Sunday, April 5, 2009

Take a Journey and Discover

Hello everybody. I'm Dave and this will be my first post.

What to write about?

I teach Speech Communication courses at the community college level and I currently live in Ellensburg Washington. And if you are connecting the dots with Patrick's post you might have guessed that we know each other. In fact, he's in my writing group.

Suppose that--connections--could be a bit of a theme for this post. I've been traveling around the region, and the blogosphere now, getting connected.

Most recently, as in yesterday, I just came back home from a Communication convention in Idaho. What strikes me is that such a real life trip mirror's the heroe's journey. There's a call for adventure (the call for papers), mentors advising about the journey ahead, the obstacles, the boon, and the return home to rejoin with the community. So, what can I share out with all of you? I'd say the most important thing is to leave home and go on a journey because it changes you and makes you see where you live differently. Also, it gives you a sense of what the rest of the world is like, even if it is just passing through. I'm glad for the cool people I meet. There's really something quite unique about a gathering of like-minded people. People who are interested in the same thing, in this case intellectual ideas, communicate on a much deeper level than I typically experience.

With that said, there are some strange but true things that happened. I meet a Starbucks barista on the journey home who's last name is hurlbut. Kid you not. She was hilarious talking about her name. People call her flingfanny and tossass. Turns out that she hated her name when she was an eleven year old girl, but her dad gave her a talk that convinced her to have pride in it. Turns out that as a newly married woman she decided to keep her name rather than take her husbands. What would you do if you had a name like flingfanny? If you are a woman, would you take your husband's and be glad to avoid the jokes? If you are a guy, would you expect your wife to take a name that would be the cause for jokes? Can you imagine a humorous name like this that would be fun for a fictional character?

I love how journeys provide strange but true experiences like that. Luckily the girl was quite the character. I loved how she made a stand up comedy routine around her name. Comedy aside, I could tell that back in those vulnerable middle school days it was a source of pain.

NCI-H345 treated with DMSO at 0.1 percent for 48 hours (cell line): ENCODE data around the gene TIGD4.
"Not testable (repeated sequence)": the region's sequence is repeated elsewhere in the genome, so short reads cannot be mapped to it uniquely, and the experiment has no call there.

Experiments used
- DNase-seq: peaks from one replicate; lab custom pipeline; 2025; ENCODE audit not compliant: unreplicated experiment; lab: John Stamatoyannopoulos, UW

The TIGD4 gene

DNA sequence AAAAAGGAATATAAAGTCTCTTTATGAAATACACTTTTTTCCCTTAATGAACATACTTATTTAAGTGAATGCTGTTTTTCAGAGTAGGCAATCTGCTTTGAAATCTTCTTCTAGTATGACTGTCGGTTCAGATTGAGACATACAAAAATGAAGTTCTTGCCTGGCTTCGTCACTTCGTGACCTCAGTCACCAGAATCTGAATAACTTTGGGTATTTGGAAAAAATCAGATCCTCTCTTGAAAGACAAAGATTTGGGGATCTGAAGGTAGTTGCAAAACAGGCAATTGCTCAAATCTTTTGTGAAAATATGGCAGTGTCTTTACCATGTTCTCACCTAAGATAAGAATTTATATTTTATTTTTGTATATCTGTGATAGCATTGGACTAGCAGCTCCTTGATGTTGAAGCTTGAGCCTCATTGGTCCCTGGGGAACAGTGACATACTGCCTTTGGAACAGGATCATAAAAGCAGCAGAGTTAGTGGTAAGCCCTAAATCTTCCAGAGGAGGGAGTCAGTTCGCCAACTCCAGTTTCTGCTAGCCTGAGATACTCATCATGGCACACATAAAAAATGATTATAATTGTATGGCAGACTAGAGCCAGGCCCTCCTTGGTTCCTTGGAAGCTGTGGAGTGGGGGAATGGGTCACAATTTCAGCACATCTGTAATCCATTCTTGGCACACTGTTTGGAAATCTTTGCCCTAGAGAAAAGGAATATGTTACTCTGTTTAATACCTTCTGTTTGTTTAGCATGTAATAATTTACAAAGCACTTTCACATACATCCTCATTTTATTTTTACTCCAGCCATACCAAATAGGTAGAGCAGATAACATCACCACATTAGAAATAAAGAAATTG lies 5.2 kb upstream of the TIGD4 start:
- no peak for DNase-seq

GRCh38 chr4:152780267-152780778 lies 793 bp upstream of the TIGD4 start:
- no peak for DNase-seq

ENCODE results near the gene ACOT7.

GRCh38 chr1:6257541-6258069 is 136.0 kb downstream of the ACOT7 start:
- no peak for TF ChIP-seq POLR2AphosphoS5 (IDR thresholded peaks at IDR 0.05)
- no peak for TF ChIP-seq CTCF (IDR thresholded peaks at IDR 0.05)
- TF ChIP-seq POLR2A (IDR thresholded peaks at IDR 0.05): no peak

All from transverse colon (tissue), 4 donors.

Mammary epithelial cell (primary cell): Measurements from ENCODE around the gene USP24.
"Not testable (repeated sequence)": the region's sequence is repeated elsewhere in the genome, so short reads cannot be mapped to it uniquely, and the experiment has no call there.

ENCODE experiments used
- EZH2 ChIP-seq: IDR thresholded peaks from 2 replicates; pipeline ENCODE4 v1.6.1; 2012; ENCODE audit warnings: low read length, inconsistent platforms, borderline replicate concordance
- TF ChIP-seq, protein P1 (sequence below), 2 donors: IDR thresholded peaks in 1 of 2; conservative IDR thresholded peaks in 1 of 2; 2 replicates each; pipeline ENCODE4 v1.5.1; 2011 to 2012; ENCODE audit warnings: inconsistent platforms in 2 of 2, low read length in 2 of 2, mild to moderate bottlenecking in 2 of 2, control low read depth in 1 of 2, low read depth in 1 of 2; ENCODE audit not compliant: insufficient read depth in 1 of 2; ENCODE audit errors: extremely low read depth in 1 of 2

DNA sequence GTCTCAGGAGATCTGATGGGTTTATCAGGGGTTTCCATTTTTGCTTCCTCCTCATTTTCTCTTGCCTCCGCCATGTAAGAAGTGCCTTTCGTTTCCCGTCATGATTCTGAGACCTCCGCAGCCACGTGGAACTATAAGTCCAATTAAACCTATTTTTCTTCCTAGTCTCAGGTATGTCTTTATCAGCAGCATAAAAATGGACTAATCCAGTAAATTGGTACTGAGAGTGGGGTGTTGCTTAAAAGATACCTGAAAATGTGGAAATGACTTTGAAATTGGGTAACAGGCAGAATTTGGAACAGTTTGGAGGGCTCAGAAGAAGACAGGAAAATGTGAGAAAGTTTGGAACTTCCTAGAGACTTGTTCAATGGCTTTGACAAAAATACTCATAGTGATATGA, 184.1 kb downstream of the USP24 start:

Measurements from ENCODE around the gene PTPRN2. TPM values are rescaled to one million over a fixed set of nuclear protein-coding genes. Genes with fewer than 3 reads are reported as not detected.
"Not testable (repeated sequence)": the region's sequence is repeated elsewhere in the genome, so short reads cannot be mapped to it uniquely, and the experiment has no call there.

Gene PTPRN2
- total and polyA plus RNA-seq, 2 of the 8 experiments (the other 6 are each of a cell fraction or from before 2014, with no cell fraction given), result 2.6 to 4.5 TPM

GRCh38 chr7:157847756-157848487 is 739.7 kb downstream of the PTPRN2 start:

Here's one more strange but true thing to recount and then I'm going to sign off. I meet an udergraduate at the conference who's favorite session was on a Tibetan death ritual. Now honestly I don't know if this is true, but the guy told me how excited he was to see a presentation on this funeral ritual, which involves chopping up the dead person and feeding them to vultures. This is somehow done in honor of the sky gods. What was my response to that? Wow! That's different! Sounds like something you might read in a fantasy book. Thought about the possibility of using it, but then I remembered the scene in my fantasy novel where two dead people are ... (well I can't tell you that) but let's just say it's different. A bit shocking, but not nearly so gory. I like hearing about different worldviews and rituals, whether it is in the real world or the imagined.

Speaking of journeys, the Write on the River Conference is coming up. Is anyone out there planning on going? It was good last year and I plan on going again.


  1. It's nice to meet you Dave! Interesting about the Tibetan death ritual! I like hearing about different worldviews, too. :)

  2. Dave, I'd love to invite you to my novel blog for Monarch, since you expressed interest, but I need your email address. You can email me at my address in my profile. Thanks!

  3. Connections are an integral part of web life, aren't they? Real life, too. I'm a total "No fate but what you make" and "I am the master of my fate; I am the captain of my soul" kind of person, but sometimes the connections are too bizarre to chalk up to coincidence.

    Some are even simple: my room number at my first teaching job was 202. When I moved to a new school, five hours away, my room number was also 202. Then I changed classrooms and ended up in room 106, where I taught for six years. This last summer I accepted a job in another district...and you guessed it, my new room number is 106!! It may be silly to anyone else, but in my head/heart, I couldn't help but think, "This is just a little sign that, yes, I'm supposed to be here," and whisper a prayer of thanks :P


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